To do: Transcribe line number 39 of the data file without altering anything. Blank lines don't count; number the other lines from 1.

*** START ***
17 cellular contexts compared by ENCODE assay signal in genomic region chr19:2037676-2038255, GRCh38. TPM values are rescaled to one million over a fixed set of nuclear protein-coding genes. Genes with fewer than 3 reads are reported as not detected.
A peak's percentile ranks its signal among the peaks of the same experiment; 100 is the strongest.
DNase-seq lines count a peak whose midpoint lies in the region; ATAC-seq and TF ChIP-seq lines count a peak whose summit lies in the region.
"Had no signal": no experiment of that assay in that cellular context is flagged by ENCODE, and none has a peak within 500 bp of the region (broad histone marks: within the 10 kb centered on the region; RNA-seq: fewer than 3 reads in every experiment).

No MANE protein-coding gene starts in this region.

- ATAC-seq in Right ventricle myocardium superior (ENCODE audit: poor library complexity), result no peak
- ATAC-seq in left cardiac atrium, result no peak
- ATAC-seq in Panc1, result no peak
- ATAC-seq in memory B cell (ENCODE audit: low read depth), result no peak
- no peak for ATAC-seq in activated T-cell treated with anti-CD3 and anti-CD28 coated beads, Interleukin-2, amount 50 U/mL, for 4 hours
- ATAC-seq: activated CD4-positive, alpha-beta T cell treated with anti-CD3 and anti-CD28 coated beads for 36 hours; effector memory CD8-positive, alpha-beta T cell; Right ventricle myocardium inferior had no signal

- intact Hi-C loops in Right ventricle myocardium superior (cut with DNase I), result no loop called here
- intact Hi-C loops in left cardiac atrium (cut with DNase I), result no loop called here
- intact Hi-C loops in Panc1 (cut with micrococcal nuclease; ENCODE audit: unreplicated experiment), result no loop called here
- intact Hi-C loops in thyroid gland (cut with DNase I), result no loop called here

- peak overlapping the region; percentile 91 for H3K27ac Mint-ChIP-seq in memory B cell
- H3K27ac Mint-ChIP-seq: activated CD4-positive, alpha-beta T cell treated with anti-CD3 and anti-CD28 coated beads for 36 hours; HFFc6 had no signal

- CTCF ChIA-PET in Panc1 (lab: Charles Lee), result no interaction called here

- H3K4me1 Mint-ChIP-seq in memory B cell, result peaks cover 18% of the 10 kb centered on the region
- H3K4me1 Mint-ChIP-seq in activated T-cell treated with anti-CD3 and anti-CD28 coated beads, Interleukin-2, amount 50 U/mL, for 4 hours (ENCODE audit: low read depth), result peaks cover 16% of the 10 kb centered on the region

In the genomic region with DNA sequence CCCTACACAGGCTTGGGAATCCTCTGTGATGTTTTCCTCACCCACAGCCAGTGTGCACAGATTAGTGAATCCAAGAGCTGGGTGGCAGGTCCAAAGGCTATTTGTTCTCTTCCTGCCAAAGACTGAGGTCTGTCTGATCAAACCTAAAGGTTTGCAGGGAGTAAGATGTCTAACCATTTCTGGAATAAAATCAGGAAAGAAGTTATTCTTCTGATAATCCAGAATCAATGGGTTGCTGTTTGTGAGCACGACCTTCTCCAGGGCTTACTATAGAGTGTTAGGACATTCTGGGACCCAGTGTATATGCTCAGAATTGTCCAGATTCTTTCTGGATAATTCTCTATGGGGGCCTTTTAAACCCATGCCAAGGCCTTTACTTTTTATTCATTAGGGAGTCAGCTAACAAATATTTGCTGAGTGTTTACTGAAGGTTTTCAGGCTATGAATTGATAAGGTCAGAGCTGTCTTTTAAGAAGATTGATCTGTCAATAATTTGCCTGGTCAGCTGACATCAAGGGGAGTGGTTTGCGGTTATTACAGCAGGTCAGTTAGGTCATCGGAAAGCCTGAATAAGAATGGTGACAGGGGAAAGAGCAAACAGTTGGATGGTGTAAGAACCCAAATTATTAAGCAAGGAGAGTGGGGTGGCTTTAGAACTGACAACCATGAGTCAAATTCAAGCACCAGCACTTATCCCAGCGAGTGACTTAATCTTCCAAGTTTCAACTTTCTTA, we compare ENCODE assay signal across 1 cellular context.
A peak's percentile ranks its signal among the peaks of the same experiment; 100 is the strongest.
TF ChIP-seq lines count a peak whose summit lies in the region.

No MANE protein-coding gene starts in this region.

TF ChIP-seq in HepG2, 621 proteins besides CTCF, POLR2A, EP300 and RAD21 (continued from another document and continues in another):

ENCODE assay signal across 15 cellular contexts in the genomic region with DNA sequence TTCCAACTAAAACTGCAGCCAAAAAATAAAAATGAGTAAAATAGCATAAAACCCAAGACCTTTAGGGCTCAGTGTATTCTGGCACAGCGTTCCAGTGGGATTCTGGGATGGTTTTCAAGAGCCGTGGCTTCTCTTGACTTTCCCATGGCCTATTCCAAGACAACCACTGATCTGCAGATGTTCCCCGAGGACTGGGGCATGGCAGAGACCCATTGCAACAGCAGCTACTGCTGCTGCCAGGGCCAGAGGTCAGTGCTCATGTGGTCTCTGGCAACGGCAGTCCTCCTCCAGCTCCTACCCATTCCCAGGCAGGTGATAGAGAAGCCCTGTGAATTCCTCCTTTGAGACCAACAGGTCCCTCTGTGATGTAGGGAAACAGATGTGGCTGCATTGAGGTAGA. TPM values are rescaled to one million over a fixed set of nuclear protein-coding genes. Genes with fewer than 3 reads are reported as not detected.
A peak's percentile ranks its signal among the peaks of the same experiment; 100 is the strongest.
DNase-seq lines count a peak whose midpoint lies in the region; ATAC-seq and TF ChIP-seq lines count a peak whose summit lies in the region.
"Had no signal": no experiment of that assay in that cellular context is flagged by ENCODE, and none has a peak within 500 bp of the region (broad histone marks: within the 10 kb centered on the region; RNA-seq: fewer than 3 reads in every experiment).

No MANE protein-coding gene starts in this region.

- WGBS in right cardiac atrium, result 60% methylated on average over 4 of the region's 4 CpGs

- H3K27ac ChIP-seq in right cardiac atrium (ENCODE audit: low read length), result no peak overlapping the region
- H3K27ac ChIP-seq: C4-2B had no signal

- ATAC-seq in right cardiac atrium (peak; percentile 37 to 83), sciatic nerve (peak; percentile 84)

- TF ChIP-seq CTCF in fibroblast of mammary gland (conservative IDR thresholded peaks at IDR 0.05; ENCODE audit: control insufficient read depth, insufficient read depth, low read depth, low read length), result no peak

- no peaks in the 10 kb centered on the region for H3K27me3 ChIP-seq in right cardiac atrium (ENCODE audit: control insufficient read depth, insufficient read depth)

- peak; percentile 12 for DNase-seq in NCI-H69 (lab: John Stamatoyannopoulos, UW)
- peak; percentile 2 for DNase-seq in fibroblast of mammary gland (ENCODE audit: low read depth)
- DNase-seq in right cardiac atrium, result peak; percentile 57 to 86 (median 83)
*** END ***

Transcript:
- DNase-seq in right cardiac atrium, result peak; percentile 57 to 86 (median 83)